U.S. authorities last week charged Turkey’s former economy minister with conspiring to evade sanctions against Iran. The fourth superseding indictment in a case that initially involved Iranian-Turkish gold trader Reza Zarrab and two Iranian accomplices has brought the total number of defendants to nine. The issuance of an arrest warrant for a former Turkish minister ahead of President Recep Tayyip Erdogan’s upcoming visit for the UN General Assembly has made headlines in Turkey, and will further complicate Ankara’s already-stormy relations with Washington.
Zafer Caglayan, who had become Turkey’s economy minister in July 2011, resigned shortly after the December 2013 graft probe that implicated four ministers in accepting bribes from Zarrab. Caglayan allegedly received tens of millions of dollars in cash, gems, and luxury goods, including a piano and a $350,000 watch. U.S. authorities have issued an arrest warrant for Caglayan, but not yet an Interpol red notice. The former minister, however, has been cautious, and to avoid arrest, he reportedly has not left Turkey since the graft probe.
Following the charges against Caglayan, President Erdogan immediately came to the aid of his former minister and slammed the U.S. over the indictment, claiming that the action taken against the minister is “a step against the Turkish Republic.” Turkey’s current economy minister also defended his predecessor, saying that “it is no concern to Turkey if Caglayan acted against interests of other countries.” In contrast, Turkish analysts warned that the UN sanctions against Iran were also binding on Ankara, thus Turkish officials’ hasty remarks could amount to self-incrimination.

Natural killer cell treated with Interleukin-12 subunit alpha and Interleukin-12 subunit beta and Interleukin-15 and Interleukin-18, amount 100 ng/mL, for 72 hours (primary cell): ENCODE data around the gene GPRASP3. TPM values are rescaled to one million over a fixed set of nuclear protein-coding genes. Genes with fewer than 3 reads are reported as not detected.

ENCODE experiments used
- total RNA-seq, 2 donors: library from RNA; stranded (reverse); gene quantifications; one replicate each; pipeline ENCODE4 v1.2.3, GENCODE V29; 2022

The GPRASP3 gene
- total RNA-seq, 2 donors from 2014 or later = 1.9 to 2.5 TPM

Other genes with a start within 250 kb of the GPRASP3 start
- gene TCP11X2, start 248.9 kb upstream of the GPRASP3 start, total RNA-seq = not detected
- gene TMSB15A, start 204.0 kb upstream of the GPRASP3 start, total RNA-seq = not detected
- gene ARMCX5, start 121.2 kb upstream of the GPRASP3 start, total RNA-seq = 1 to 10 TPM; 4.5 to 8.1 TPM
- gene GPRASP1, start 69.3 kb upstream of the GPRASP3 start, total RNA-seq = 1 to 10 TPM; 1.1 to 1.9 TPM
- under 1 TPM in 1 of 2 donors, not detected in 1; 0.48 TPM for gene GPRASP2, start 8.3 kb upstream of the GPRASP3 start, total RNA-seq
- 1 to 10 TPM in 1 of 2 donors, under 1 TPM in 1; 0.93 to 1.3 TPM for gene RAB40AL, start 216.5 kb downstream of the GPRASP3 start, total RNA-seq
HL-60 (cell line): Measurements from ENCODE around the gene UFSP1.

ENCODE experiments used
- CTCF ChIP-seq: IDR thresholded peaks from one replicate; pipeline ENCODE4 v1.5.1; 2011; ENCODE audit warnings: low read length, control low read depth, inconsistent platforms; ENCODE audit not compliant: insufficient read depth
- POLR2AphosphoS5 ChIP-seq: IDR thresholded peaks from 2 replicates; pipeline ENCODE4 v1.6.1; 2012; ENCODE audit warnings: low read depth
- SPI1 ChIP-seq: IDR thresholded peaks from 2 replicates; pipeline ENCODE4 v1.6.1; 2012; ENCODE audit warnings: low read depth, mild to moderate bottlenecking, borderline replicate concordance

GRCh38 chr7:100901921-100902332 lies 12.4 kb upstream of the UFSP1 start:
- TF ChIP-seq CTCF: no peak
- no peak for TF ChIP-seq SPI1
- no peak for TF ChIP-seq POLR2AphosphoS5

Meanwhile, the superseding indictment has drawn further attention to Turkey’s second-largest public lender, Halkbank. In March, U.S. authorities arrested the bank’s Deputy General Manager Mehmet Hakan Atilla for circumventing sanctions against Tehran’s illicit nuclear program. Atilla has pleaded not guilty, and awaits trial in New York, where proceedings are set to begin on October 30.
In addition to targeting Caglayan, last week’s indictment added two of Atilla’s Halkbank colleagues to the case: Suleyman Aslan, the bank’s former general manager, and Levent Balkan, former assistant general manager for international banking. While Halkbank itself is not part of the investigation, other foreign banks like BNP Paribas have faced multi-billion dollar penalties when implicated in sanctions-evasion schemes.
The involvement of an increasing number of Turkish institutions and public figures in the upcoming Reza Zarrab trial is certain to haunt both Turkey’s domestic politics and its relations with the U.S. The fallout from the case has the potential to hurt the Turkish financial sector and the economy, and hence Erdogan’s reelection chances in the 2019 presidential elections. The Turkish president will definitely step up anti-American rhetoric to push back against what he sees as a direct threat to his political future, further undermining Ankara’s already-stormy relations with Washington.
Aykan Erdemir is a senior fellow at the Foundation for Defense of Democracies and a former member of the Turkish parliament. Follow him on Twitter @aykan_erdemir.
Follow the Foundation for Defense of Democracies on Twitter @FDD.